Eco-certification and coffee cultivation enhance tree cover and forest connectivity in the Colombian coffee landscapes
Eco-certification of agricultural commodities offers an appealing option to promote more sustainable practices among smallholders, increase agricultural value, and lift farmers out of poverty through better market access. This study evaluates whether coffee cultivation is associated with changes in forest cover and forest fragmentation and whether the Rainforest Alliance eco-certification program has led to enhanced tree cover and greater landscape connectivity in the Colombian eastern Andes. Based on satellite imagery, geo-referenced coffee parcels and a pair–case comparison, we show that coffee-growing regions have larger areas in forest, larger forest patches, and better connectivity among patches than non-coffee areas. These differences, however, do not seem to be accentuated over time, except for dense forest cover in the coffee-growing region. The latter has increased since the introduction of a certification program that requires protection of forest remnants and riparian vegetation. Moreover, certified farms in the study area have increased the amount of tree cover on their plots significantly more than non-certified ones. Our study design, therefore, detects additionality in the impact of certification on tree cover increase: in a region with overall increase in tree cover, certified farms contributed significantly more to that trend than non-certified farms. This study presents the first evaluation of the impacts of certification in cultivated landscapes at the ecosystem level, detectable by Earth observation satellites.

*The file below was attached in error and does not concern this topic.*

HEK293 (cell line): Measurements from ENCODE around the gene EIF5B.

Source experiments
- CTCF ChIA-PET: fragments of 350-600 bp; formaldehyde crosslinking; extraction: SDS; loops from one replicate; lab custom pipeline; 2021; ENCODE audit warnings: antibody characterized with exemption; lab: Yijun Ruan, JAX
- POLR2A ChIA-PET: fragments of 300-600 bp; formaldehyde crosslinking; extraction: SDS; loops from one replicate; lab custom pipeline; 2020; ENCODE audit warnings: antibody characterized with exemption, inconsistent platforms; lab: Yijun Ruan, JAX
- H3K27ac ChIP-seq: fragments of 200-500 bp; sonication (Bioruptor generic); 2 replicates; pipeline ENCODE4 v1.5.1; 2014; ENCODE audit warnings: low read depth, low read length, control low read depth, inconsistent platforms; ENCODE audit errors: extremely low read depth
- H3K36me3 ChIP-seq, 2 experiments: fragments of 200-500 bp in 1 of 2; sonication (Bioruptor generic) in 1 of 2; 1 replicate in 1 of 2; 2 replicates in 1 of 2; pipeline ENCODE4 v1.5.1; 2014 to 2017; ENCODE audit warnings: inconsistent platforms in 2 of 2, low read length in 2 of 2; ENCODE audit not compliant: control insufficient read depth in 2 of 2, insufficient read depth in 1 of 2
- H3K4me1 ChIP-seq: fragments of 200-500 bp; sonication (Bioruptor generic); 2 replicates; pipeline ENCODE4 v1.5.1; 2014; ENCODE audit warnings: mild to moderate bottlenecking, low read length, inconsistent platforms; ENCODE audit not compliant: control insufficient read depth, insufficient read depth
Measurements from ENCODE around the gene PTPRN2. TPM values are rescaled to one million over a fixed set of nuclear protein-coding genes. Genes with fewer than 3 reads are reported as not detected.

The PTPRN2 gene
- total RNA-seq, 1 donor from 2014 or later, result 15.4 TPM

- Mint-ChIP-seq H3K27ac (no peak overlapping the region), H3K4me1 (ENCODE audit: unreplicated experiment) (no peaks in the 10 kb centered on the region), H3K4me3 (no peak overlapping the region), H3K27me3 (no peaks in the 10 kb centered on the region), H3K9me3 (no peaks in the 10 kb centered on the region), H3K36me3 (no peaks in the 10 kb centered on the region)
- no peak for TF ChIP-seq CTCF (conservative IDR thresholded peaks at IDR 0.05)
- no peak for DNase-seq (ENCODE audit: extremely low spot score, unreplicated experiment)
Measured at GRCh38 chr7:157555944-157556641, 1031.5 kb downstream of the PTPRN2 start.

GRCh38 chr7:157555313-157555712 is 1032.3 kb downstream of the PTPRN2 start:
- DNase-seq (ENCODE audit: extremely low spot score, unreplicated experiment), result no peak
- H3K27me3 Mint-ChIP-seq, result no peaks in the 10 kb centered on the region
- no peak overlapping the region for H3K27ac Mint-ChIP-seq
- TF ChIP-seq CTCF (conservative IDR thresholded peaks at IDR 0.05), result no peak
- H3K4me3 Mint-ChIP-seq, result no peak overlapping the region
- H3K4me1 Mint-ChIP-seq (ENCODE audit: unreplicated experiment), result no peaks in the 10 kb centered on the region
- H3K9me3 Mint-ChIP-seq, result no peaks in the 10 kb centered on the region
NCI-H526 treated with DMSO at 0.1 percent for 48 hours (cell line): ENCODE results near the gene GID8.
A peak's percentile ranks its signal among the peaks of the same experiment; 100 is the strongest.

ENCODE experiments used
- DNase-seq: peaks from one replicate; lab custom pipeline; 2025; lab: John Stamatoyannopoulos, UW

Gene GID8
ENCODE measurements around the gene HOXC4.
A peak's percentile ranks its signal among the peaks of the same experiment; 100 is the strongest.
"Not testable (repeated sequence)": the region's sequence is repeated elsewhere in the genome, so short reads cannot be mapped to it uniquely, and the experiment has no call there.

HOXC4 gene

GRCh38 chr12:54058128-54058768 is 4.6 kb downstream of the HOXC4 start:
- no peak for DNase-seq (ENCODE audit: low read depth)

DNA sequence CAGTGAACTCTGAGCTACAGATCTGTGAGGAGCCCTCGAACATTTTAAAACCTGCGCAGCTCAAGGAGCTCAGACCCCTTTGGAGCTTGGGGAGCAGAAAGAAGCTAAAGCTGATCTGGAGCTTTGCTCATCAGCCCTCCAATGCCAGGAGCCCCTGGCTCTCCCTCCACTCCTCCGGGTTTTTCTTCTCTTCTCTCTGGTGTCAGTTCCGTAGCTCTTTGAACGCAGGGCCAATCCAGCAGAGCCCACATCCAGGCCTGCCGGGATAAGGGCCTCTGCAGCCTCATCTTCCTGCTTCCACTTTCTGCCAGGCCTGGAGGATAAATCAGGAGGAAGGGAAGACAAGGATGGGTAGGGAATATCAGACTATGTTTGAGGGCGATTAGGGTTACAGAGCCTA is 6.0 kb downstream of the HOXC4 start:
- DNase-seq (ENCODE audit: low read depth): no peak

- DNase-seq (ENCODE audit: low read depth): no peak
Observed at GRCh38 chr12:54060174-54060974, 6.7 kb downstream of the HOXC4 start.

If you find any errors or broken links, please email us at firstname.lastname@example.org.
- Journal article
- Ximena Rueda
- Nancy Thomas
- Eric Lambin